Over the past year, all too many employees have felt like Sisyphus from Greek mythology—fated to repeatedly push a boulder up a hill, only to see that boulder roll back down just as it nears the top. Boundaries between employees’ work and personal lives have largely evaporated as they jump from one Zoom call to another, and as the days and even weeks blur together. Ground down by these pressures, many people have struggled to articulate what their work—and life in general—means.
While Covid-19 amplified these feelings, finding meaning at work will remain vital for finding meaning in life, long after the worst disruptions of the pandemic have eased. Companies that implement successful environmental, social, and governance (ESG) programs can help their employees in this quest.
Yet for leaders in all types of organizations, it has sometimes seemed as if no good deed (or at least no good intention) goes unpunished. For example, in the United States, if a CEO says publicly that wearing a mask when around other people can help tame the virus (a seemingly straightforward statement), he or she risks alienating current or potential customers who believe otherwise. Consider Nike’s 2018 ad campaign featuring then San Francisco 49ers quarterback Colin Kaepernick taking a knee to protest racial injustice. The company’s stock price fell as social media users who disagreed with the ad’s position attacked Nike, though it ultimately recovered. And what about former New York mayor Mike Bloomberg? When he tried to limit the size of sugary drinks sold in the city, citing concerns about obesity and diabetes, he was criticized from all sides.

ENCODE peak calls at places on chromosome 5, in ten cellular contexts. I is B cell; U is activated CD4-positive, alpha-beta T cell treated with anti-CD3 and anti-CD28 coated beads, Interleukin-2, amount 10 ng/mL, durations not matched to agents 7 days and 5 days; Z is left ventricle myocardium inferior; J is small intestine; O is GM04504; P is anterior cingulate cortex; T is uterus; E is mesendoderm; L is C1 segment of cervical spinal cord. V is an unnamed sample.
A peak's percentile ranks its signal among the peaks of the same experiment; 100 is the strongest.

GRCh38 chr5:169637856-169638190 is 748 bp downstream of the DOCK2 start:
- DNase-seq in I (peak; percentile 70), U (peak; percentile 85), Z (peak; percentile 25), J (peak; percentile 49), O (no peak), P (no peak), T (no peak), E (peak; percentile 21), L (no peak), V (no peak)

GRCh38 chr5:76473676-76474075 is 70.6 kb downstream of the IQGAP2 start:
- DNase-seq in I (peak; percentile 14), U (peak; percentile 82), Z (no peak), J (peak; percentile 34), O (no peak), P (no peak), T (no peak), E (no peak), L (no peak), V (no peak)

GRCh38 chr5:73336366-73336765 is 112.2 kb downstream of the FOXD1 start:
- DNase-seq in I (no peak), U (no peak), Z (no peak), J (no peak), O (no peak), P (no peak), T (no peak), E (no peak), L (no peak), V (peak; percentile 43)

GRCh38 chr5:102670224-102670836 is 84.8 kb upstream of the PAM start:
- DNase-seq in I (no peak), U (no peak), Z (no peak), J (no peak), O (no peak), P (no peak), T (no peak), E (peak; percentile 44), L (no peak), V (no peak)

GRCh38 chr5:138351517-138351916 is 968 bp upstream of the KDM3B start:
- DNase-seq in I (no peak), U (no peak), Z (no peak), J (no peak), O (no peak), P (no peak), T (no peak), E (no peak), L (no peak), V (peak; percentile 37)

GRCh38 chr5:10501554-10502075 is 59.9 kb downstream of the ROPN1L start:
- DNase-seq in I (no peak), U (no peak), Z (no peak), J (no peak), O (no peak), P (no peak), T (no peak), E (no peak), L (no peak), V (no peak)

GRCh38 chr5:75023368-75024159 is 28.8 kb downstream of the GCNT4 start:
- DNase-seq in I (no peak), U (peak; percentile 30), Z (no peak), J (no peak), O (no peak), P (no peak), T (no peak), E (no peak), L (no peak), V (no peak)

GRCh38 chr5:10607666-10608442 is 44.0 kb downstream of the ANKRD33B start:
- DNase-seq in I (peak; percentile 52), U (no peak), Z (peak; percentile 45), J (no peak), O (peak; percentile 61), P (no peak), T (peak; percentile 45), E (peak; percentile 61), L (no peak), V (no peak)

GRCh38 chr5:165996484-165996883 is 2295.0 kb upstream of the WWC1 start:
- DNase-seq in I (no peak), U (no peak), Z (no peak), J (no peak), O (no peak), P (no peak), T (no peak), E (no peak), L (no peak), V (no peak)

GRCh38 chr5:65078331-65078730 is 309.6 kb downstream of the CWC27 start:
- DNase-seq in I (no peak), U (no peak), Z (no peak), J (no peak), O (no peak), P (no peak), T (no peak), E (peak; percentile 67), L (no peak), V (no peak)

The lesson is clear: When demonstrating commitment to ESG, leaders must balance their instinctive desire to do what they feel is right with their responsibility to deliver results for not just their shareholders but also their key stakeholders, including employees.
Activating virtuous cycles
Leaders who know how to strike this balance lend credence to the claim that businesses can do well by doing good. For instance, it’s obvious that protecting the Earth’s natural resources and making the world a better place for everyone by supporting the well-being of marginalized populations is the right thing to do from a moral standpoint. It’s also the right thing to do from a business perspective, because it activates a virtuous cycle for elevating workforce performance.
A company that excels at ESG initiatives builds a proud, engaged workforce. People appreciate working for an organization where they can make a positive difference in the world. They want to feel that the work they do every day has meaning beyond merely generating profits for their employer or a good paycheck for themselves. That sense of meaning, in turn, generates a sense of belonging to something larger than oneself, and deep pride in one’s contribution. Moreover, employees who feel a sense of belonging and pride are more likely to commit to the organization and work even harder to ensure its success.
A recent study by Marsh McLennan found that top employers, as measured by employee satisfaction and ability to attract talent, have significantly higher ESG scores than their peers.  This same study shows that commitment to ESG is particularly important to Millennials and members of Gen Z, who are making up an increasingly large portion of the total talent pool (an anticipated 72 percent by 2029).